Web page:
Maybe this would help someone. There is a nice book on depression and how to get out of it - Learned Optimism by M. Seligman, here is a book review by Reg Braithwaite.
Nice review* and also a nice reminder of some key points of the book.
If read most of the book but I struggle at implementing the changes to my thought patterns. It’s like with knowing but not believing something… I know I’m not completetly useless but it’s pretty difficult to stop myself from believing I am.
I guess it’s like exercise: The motivation get’s you started and the routine keeps you going (paraphrasing some quote if seen somewhere ^^"). Only in a mental/behavioural way.
So my tip: Find someone you trust to exercise with you so you can get used to thinking in a more optimistic way
Might be easier when you get a translation of this book for your exercise partner if reading english isn’t a strong trait of your close friends (I guess I should try this myself… ^^).
*) I really like his “Bipolar Lisp Programmer”. While not brilliant I’ve gone through similar experiences.
Thanks; that was a great read! (Lovely enough I opted to recast it at medium.com for better typography.)
started reading the book, Part 3 is where the author talks about methods for changing from a pessimist to optimist viewpoint.
I posted in another thread asking about how to keep my lows from being too low and I think this book will help.
Learned Optimism, though it was reprinted in 2011, was originally published 25 years ago in 1990. Since that time Seligman has revised his viewpoint.
His more recent book from a few years ago is titled “Flourish”. Here is one critical review of that work:
Here are a couple of notable quotes that I saved from one of his earlier books (his quote on depression is also found in Learned Optimism on page 108.) These quotes both reflect the doubt that his later work would seek to clarify:
“It is a disturbing idea that depressed people see reality correctly while nondepressed people distort reality in a self-serving way. As a therapist I was trained to believe that it is my job to help a depressed patient to feel both happier and see the world more clearly. I am supposed to be the agent of happiness as well as the agent of truth. But maybe truth and happiness antagonize each other. Perhaps what we have considered good therapy for a depressed patient merely nurtures benign illusions, making the patient think that her world is better than it actually is.” (p. 199)
“To put it exactly, I believe that low self-esteem is an epiphenomenon, a mere reflection that your commerce with the world is going badly.” (p. 241)
I know this topic is a little old but this is a topic I think about somewhat often. I’m tired of being under so much pressure to be positive.
Some people have labeled me as ‘negative’ but most of the time it comes from a motivation to improve a situation. Usually, when I point out a flaw in something I’m totally expecting the other person to respond to the effect of “Omg you’re right, we should so figure out how fix that!”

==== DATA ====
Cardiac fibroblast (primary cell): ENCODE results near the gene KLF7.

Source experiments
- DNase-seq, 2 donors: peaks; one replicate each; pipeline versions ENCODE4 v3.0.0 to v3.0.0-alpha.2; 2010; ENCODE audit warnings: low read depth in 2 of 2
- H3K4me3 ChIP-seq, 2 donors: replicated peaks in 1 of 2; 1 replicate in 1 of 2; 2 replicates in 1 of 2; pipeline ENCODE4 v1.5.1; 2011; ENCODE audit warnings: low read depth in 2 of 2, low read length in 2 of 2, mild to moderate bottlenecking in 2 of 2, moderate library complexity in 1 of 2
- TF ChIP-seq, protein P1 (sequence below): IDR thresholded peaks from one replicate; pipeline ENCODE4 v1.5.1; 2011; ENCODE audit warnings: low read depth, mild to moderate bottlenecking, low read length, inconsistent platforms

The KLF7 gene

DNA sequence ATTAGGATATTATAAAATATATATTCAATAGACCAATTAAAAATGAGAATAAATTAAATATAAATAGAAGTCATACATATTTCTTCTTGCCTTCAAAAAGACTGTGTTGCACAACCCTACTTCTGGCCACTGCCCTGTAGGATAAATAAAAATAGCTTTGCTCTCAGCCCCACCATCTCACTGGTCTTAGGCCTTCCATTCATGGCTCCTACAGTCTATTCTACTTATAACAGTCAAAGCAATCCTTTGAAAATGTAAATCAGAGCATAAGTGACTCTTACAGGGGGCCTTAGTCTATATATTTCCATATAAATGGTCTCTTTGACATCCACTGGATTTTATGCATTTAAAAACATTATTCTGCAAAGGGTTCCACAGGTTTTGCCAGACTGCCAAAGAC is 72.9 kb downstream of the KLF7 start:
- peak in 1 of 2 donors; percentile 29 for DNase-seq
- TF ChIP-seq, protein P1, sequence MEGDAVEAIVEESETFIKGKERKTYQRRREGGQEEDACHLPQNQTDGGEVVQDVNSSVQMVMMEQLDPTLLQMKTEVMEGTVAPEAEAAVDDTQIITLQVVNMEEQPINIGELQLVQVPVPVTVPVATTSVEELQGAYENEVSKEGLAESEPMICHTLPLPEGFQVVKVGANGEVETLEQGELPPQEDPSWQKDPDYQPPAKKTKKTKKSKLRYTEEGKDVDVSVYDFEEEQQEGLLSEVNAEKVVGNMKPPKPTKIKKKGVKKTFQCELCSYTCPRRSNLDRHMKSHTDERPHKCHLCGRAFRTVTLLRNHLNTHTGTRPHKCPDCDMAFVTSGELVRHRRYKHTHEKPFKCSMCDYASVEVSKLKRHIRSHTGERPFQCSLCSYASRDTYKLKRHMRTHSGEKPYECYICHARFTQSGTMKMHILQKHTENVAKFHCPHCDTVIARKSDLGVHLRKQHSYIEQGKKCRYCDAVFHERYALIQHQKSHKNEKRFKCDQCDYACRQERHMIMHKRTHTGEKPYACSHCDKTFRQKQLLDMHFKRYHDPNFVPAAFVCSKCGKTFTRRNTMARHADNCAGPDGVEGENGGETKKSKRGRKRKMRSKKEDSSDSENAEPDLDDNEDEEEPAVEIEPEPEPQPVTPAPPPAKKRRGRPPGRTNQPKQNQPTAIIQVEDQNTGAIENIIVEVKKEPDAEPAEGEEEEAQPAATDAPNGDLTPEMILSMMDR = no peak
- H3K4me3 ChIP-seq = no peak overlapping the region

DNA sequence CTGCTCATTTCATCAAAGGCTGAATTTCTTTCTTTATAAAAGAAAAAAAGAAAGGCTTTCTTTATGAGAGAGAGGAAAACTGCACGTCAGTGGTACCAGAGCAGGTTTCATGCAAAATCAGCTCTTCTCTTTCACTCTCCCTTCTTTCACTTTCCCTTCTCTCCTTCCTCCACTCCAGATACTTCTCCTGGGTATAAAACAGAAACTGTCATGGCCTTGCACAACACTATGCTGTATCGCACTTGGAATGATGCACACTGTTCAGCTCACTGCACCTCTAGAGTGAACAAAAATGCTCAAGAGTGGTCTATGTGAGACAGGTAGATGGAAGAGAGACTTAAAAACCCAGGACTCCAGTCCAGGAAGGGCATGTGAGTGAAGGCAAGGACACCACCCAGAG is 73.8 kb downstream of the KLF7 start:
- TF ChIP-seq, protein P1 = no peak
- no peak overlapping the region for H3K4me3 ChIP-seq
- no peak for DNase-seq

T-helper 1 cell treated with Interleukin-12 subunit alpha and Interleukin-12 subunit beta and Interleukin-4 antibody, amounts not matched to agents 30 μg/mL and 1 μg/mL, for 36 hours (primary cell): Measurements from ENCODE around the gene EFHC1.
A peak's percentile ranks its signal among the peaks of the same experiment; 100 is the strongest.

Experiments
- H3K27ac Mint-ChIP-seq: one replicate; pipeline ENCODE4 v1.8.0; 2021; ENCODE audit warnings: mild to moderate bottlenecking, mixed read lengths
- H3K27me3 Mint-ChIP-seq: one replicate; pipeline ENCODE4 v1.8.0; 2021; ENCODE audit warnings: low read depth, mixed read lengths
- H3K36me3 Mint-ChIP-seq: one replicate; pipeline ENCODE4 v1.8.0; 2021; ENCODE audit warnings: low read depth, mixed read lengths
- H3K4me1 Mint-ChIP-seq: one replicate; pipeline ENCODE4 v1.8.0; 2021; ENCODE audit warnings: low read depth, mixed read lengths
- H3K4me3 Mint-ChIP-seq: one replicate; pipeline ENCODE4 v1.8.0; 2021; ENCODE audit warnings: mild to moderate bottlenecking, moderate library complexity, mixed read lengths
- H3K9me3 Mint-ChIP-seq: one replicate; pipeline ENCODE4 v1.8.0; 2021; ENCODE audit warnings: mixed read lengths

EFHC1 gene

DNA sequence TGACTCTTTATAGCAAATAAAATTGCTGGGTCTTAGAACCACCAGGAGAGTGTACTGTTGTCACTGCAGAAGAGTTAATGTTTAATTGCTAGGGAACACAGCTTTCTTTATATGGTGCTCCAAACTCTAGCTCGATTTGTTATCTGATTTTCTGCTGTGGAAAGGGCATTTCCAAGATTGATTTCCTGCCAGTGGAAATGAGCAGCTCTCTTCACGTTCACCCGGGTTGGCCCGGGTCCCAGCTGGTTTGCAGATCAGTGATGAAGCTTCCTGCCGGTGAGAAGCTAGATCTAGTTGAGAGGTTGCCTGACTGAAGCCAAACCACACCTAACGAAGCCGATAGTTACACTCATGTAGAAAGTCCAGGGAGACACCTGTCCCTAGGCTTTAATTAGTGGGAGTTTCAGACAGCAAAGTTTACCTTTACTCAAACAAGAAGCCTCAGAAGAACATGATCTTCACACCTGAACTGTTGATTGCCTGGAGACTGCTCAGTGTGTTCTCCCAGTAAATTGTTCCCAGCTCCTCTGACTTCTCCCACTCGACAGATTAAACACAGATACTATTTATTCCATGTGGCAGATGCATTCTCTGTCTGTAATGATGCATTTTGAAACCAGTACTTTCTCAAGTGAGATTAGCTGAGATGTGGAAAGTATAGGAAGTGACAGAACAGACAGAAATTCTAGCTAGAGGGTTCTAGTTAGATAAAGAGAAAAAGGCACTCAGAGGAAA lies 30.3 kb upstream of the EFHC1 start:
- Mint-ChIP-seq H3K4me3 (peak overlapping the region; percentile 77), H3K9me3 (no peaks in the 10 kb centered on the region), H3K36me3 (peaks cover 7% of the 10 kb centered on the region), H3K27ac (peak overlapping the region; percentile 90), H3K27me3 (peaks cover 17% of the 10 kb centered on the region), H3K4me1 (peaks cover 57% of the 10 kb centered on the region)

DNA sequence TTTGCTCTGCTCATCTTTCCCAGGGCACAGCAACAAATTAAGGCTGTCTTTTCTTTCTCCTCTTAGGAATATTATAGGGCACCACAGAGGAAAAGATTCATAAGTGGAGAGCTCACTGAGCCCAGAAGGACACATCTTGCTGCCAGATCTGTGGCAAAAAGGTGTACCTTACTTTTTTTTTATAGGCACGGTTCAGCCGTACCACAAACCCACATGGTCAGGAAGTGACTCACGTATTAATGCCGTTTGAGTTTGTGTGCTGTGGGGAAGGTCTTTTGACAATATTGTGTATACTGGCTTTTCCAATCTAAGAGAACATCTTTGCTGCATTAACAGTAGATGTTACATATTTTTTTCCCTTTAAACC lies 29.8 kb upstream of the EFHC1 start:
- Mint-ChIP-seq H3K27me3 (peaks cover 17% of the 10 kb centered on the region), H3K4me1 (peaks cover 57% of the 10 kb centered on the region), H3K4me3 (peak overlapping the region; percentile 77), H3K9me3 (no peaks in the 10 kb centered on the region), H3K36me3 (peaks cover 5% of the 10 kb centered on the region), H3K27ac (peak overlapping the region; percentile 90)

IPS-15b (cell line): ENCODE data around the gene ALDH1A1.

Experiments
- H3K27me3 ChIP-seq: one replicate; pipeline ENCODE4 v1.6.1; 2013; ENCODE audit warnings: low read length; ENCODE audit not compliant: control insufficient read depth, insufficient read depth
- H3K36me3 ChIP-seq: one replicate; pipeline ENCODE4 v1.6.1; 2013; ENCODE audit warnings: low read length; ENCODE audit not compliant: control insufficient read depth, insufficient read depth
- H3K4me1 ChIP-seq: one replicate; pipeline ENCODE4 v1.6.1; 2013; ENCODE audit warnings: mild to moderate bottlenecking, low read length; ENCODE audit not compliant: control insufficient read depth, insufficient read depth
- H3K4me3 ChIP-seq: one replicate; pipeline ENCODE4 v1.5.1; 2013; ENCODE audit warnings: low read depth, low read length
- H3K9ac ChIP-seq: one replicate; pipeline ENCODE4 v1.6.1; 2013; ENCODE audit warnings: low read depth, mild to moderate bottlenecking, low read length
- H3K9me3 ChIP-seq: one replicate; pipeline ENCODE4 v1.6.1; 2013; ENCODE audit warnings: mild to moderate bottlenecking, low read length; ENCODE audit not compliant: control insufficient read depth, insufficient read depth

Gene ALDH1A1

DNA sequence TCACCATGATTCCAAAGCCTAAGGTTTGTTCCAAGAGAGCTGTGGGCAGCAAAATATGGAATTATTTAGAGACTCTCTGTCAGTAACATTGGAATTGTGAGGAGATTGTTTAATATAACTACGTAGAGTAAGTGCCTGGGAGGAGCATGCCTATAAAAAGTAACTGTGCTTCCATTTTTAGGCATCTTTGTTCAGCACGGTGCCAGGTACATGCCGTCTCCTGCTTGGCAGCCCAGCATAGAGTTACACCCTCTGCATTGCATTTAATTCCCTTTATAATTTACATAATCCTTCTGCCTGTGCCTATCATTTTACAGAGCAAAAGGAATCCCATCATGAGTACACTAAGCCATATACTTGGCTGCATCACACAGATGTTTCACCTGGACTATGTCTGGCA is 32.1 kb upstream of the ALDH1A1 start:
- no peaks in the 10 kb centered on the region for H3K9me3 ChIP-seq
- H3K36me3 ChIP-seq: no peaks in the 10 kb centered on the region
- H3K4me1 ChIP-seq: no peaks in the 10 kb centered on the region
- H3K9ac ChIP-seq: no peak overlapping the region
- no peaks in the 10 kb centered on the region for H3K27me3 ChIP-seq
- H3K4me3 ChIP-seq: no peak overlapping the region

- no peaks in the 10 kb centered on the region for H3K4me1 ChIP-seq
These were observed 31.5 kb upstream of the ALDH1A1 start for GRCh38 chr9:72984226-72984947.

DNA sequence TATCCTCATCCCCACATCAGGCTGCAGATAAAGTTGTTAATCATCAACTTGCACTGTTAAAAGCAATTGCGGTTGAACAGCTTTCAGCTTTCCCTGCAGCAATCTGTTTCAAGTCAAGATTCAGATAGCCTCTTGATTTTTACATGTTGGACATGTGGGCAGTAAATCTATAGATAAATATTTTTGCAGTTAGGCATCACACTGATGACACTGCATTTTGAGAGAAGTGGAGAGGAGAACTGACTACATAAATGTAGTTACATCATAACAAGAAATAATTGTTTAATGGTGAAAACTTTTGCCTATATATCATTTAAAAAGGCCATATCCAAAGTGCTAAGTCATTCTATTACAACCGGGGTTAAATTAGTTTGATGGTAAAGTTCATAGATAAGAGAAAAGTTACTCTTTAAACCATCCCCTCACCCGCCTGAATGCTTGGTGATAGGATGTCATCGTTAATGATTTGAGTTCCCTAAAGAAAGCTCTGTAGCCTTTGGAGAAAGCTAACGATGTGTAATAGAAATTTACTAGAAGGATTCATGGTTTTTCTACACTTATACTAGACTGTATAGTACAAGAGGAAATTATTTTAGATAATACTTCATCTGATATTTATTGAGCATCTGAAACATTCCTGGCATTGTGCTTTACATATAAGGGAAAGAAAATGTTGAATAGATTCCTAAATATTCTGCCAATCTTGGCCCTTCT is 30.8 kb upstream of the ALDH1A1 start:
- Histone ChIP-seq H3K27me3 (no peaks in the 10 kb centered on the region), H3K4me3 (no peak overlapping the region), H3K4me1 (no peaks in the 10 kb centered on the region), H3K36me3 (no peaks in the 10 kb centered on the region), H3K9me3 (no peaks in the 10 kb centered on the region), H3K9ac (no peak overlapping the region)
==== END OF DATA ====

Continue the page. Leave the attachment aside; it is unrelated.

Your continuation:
To me, being positive all the time, not focusing on the weaknesses of things, is much worse. It’s like admitting defeat and acceptance of bad things. I don’t want to just accept these negative things, I want to do something about them. Sometimes I am not capable of fixing certain things (problems with a company or programming language for example) so, to me, discussing them with other people who are more knowledgeable or just to spread the idea, seems constructive.
However, some people don’t share this view point. They feel it’s better to just ‘think positively’ until things are magically better. That’s great that that is how they work. But I do not work that way and there is no reason to try to force everyone to be the same.
I understand it’s not black and white and some ‘pessimists’ aka ‘realists’ have unrealistic negative thoughts influencing their lives too much but not all pessimism/realism is inherently bad.
I’ve faced similar pressures as to what you describe, with similar misinterpretation of motives. What you’ve written, “there is no reason to force everyone to be the same,” is one of the central arguments in psychology professor Julie Norem’s book, The Positive Power of Negative Thinking:
“I should make clear from the outset that I don’t think defensive pessimism is the ultimate solution to the world’s problems, or even to I problems of any particular couple or individual. Defensive pessimists are neither saints nor paragons, and defensive pessimism has both costs and beneﬁts. People are different, and what works well for some people may not work well for others–that’s the point. (And what works well in some situations may not work well in all situations.) The costs and benefits of any strategy depend on who is using the strategy and what the circumstances are.”